By John Kanelis / firstname.lastname@example.org
OK. I shall remain opposed the legislation that will become law effective Sept. 1.
However, I am going to enter a new phase of opposition. I want to give “permit-less carry of handguns” a chance to work until – or if – my worst fears become a reality.
Texas Gov. Greg Abbott signed the bill into law the other day. It is the “constitutional carry” legislation that became a favorite of legislative Republicans. It allows anyone to pack a gun without even requiring them to take a mandatory gun safety course and passing a mandatory test. The state has had a concealed carry law on the books for decades. This new law renders the concealed carry law moot.
The Legislature did tweak the bill before sending it to Abbott’s desk.
According to the Texas Tribune: Before approving the bill, the Senate tacked on several amendments to address concerns by law enforcement groups that opposed permitless carry, worried it would endanger officers and make it easier for criminals to get guns.
The compromise lawmakers reached behind closed doors kept intact a number of changes the Senate made to the House bill, including striking a provision that would have barred officers from questioning people based only on their possession of a handgun.
The deal also preserves a Senate amendment enhancing the criminal penalties for felons and family violence offenders caught carrying. Among other Senate changes that made it into the law was a requirement that the Texas Department of Public Safety offer a free online course on gun safety.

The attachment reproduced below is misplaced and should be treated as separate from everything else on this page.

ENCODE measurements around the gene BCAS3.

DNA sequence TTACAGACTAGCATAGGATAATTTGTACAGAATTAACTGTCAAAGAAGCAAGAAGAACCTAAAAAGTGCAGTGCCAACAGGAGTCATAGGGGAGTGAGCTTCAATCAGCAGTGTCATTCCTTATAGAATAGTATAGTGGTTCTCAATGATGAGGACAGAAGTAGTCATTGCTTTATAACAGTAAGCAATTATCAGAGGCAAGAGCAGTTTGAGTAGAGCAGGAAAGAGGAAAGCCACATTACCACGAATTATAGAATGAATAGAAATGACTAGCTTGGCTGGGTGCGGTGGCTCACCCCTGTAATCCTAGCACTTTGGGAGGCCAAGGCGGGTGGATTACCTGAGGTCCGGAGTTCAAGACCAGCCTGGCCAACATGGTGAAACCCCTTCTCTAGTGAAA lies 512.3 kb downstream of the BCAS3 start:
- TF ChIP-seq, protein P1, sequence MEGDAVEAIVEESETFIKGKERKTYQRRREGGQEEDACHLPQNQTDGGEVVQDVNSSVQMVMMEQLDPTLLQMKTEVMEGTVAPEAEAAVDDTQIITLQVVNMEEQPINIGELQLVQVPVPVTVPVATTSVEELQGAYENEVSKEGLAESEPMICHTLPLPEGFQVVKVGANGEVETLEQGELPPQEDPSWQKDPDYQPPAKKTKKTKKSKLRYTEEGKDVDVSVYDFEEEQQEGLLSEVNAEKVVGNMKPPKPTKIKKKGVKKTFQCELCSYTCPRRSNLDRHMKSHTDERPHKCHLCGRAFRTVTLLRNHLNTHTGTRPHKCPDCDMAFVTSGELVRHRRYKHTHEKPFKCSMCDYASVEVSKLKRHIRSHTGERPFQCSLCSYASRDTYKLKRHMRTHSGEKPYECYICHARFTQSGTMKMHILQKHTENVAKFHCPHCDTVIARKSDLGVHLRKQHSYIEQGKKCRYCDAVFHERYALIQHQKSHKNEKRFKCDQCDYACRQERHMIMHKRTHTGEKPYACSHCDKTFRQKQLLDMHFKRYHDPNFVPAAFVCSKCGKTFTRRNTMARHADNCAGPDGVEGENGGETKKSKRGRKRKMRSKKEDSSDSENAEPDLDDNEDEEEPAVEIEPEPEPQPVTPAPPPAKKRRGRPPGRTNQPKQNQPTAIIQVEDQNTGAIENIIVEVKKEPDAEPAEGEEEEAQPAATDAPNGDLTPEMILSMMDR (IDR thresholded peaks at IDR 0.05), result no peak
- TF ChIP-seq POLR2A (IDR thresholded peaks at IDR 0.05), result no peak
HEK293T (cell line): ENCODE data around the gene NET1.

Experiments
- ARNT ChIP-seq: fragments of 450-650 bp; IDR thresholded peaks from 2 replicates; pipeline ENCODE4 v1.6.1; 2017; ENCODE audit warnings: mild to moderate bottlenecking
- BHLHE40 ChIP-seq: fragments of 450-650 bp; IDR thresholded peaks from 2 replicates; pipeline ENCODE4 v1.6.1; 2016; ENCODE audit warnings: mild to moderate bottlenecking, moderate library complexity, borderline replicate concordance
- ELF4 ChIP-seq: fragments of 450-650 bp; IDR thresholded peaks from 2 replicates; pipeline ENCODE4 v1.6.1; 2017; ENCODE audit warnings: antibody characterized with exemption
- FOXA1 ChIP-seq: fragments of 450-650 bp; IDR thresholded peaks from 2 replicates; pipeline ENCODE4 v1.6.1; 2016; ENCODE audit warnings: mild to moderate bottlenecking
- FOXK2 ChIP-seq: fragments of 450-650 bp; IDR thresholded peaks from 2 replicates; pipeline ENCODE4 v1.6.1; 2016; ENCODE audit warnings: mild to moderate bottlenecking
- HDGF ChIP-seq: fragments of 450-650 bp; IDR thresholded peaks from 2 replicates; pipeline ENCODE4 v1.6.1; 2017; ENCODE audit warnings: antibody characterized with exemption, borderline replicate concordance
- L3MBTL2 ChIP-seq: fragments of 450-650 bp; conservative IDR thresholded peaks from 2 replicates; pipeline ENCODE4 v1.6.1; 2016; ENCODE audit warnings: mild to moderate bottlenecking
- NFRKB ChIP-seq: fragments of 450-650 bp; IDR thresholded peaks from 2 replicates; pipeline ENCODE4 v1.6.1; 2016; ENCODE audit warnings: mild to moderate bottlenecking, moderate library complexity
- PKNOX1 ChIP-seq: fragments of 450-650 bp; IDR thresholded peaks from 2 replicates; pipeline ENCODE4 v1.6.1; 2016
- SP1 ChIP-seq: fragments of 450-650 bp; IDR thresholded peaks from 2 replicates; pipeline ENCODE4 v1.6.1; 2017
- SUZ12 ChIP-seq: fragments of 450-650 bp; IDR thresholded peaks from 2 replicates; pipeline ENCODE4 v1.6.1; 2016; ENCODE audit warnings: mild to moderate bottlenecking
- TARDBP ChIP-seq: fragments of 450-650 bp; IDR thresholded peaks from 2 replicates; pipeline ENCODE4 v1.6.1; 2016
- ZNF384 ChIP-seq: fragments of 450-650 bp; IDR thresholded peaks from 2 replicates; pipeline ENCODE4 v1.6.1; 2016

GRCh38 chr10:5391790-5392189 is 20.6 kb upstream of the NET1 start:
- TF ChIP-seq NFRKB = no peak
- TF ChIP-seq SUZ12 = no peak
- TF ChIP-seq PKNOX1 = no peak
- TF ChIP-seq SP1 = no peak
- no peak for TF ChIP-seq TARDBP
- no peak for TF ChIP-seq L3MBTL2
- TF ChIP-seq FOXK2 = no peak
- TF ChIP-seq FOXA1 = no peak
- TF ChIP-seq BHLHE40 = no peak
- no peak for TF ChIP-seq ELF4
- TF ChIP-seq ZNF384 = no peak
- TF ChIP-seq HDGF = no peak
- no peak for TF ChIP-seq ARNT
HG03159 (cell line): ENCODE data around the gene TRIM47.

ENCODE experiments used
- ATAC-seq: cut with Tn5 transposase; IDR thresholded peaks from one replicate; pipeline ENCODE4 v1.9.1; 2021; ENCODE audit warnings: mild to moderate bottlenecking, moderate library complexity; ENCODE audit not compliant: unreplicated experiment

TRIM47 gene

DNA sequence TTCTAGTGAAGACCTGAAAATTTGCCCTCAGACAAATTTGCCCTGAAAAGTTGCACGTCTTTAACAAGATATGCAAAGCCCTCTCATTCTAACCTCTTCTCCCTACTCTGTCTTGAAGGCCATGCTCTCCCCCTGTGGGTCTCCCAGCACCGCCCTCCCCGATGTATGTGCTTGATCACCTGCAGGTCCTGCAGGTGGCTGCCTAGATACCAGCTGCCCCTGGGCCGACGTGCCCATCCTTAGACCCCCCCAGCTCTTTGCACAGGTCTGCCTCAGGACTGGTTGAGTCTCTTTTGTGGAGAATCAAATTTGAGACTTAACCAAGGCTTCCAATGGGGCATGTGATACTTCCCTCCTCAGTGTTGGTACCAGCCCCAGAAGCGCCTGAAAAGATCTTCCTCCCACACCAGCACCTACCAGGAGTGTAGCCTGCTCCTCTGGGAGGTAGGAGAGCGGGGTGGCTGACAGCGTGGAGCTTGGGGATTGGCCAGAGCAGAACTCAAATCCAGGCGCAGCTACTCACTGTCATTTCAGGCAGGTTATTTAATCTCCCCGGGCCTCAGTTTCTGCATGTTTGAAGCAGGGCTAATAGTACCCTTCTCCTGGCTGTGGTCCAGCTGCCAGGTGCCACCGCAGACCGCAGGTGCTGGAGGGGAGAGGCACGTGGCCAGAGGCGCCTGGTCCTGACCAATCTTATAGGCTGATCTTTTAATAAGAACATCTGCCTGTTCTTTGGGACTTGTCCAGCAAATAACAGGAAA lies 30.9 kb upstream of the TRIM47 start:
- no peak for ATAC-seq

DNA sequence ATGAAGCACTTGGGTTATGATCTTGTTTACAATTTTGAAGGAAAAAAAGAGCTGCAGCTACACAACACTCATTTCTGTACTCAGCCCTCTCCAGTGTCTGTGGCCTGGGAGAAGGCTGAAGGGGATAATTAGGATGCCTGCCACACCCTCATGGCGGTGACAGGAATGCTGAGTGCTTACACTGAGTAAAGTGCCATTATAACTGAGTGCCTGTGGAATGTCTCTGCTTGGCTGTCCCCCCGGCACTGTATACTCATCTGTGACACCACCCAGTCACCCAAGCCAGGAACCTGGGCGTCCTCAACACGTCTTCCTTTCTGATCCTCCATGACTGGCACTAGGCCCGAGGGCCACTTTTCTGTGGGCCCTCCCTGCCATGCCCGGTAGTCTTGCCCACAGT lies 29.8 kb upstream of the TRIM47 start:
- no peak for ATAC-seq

Big-city cops opposed the law along with most Texans. So I don’t feel like the proverbial Lone Ranger in fearing what this law could produce, which could be a spasm of violence created by those who are packing heat under the new law.
To be fair, I had much the same fear about concealed carry legislation. To my pleasant surprise, the concealed carry law has not produced a huge tick in gunfights on the streets, or in the grocery store parking lot – or anywhere else, for that matter!
I am going to hold out hope that this new law can produce the same sort of reasonable reaction.
Will it turn me into an avid supporter of this law? Probably not. I am willing to honor the role as someone who accepts the law if not embracing it.
I will simply hope for the best.
Note: This blog was published initially on KETR.org.